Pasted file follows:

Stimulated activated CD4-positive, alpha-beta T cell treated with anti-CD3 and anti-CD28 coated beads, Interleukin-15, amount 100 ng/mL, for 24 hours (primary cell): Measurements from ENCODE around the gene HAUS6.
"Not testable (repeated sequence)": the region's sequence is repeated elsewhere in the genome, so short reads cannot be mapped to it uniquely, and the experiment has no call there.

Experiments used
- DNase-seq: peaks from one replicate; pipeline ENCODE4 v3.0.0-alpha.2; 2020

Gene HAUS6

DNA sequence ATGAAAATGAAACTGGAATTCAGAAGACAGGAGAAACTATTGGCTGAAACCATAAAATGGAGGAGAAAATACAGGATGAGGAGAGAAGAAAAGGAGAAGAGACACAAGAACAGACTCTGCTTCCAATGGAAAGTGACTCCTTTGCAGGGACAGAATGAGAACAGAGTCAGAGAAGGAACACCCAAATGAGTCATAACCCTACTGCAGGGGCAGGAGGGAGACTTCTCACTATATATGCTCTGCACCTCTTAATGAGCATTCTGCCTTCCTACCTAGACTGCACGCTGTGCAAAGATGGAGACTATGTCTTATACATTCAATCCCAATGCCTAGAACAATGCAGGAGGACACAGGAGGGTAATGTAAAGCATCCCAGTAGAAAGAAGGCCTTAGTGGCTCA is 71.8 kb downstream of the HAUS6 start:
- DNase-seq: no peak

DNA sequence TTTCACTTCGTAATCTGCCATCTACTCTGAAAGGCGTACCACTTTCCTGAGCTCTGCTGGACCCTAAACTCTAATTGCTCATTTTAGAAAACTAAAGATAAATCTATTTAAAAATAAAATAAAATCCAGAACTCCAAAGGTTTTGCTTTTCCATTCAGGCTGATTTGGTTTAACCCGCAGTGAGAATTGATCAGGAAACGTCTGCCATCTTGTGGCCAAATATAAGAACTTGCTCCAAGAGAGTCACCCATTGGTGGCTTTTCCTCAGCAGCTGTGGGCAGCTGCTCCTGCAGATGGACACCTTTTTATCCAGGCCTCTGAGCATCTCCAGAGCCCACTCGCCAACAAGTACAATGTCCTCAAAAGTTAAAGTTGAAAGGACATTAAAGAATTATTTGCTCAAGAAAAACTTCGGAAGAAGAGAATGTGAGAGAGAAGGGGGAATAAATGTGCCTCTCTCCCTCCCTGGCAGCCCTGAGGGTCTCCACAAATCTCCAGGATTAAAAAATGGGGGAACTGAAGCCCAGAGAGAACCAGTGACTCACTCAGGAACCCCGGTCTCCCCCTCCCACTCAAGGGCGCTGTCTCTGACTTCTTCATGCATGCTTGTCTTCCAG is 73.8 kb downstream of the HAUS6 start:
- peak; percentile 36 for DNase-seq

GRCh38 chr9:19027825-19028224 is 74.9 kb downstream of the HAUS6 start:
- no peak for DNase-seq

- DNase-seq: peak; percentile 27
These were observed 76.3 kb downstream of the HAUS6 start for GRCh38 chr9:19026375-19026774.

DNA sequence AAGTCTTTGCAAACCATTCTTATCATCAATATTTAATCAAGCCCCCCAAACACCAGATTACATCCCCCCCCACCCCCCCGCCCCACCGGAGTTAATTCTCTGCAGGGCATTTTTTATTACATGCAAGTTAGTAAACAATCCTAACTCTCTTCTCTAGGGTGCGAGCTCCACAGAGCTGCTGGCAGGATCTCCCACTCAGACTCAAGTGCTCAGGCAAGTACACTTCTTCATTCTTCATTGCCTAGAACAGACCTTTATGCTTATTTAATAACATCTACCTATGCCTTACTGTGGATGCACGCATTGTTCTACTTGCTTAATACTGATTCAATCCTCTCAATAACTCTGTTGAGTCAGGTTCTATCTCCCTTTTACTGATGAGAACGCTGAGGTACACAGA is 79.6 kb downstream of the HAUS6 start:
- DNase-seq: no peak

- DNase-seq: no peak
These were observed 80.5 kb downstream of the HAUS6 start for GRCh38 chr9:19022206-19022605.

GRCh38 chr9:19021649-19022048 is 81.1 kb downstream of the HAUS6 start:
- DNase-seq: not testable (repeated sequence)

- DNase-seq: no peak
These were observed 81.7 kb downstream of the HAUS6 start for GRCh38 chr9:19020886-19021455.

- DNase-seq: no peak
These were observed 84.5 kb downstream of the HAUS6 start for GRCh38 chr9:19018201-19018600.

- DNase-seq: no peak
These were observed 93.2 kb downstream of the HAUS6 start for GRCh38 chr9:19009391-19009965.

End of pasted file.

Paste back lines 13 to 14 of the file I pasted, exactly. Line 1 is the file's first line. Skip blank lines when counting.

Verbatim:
These were observed 76.3 kb downstream of the HAUS6 start for GRCh38 chr9:19026375-19026774.

DNA sequence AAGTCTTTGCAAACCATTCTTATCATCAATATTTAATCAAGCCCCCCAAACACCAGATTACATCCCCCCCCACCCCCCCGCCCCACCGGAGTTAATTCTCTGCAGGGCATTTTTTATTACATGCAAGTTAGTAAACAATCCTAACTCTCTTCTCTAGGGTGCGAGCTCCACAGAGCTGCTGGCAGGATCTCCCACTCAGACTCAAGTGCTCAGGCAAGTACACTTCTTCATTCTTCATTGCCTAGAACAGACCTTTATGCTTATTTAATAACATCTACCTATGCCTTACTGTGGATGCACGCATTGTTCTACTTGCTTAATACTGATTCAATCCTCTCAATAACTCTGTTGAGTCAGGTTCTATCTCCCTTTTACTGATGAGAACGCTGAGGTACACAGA is 79.6 kb downstream of the HAUS6 start: